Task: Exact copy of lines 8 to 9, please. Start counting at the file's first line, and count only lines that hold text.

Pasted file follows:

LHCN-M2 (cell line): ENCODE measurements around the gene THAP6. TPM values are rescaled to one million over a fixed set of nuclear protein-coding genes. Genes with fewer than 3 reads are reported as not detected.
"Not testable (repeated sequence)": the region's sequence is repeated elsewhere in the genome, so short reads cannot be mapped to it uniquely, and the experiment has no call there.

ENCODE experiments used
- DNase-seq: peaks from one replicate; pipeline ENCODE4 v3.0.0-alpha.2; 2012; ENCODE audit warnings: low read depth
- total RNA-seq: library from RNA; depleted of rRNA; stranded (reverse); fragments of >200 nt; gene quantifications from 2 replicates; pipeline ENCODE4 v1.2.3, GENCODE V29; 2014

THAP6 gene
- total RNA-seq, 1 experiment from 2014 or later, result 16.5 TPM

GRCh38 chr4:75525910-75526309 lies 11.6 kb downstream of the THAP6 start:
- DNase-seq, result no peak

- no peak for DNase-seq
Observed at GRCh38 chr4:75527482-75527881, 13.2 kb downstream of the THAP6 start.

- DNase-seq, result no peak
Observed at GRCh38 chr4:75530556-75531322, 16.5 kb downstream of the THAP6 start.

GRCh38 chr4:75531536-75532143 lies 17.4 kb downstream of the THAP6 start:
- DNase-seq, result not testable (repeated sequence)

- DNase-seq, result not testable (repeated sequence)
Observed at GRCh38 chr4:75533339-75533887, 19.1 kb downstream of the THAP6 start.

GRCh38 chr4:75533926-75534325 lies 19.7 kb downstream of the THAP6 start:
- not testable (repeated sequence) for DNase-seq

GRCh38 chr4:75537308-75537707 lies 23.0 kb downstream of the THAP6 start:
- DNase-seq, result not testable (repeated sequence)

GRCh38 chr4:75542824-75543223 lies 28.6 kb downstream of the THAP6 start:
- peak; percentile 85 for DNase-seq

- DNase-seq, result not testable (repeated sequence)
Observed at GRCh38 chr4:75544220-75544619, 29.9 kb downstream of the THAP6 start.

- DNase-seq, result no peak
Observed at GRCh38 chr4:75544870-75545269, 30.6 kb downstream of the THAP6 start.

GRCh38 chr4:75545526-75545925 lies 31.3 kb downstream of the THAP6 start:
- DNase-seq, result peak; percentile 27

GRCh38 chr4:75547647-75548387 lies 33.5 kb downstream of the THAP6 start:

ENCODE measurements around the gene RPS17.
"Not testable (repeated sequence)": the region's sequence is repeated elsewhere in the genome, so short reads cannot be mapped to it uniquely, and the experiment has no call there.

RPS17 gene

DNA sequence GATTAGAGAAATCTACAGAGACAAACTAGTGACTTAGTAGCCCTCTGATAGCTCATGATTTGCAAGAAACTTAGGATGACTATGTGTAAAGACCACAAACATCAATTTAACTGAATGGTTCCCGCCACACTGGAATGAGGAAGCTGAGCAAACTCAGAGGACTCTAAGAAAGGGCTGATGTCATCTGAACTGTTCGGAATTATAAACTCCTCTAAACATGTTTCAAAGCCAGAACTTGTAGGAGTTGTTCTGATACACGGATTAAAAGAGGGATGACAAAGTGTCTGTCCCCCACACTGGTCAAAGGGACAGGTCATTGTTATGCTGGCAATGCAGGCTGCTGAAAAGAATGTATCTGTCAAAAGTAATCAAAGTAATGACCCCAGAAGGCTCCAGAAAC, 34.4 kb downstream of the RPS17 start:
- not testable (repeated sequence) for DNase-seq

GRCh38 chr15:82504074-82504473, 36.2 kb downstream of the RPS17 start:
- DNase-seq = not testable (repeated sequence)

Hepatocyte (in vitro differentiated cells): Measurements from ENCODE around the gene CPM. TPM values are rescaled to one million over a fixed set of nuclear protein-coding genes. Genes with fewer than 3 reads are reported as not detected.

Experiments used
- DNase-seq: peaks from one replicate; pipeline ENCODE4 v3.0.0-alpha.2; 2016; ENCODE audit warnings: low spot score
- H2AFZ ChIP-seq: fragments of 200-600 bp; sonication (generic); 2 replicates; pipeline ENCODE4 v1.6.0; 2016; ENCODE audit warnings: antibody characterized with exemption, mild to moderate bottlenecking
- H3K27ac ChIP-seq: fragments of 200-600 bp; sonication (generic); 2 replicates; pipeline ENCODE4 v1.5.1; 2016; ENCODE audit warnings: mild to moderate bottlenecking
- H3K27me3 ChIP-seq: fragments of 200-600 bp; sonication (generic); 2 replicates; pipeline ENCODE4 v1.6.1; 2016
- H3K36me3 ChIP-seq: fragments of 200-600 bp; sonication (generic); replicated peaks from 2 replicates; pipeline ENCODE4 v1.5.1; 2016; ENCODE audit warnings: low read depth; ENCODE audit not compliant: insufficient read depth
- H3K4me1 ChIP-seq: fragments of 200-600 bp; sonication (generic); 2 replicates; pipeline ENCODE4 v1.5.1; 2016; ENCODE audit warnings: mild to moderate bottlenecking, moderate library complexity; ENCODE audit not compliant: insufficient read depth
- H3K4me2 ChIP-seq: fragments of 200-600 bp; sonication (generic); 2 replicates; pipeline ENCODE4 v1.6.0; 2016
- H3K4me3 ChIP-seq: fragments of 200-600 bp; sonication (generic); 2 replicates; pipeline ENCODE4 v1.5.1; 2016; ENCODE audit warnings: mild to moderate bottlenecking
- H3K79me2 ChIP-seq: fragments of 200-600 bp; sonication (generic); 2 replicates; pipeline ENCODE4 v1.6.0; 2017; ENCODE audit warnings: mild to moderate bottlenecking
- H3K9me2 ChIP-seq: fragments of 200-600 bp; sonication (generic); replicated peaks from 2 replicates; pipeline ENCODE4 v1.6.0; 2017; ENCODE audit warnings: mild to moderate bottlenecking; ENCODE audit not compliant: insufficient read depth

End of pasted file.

GRCh38 chr4:75525910-75526309 lies 11.6 kb downstream of the THAP6 start:
- DNase-seq, result no peak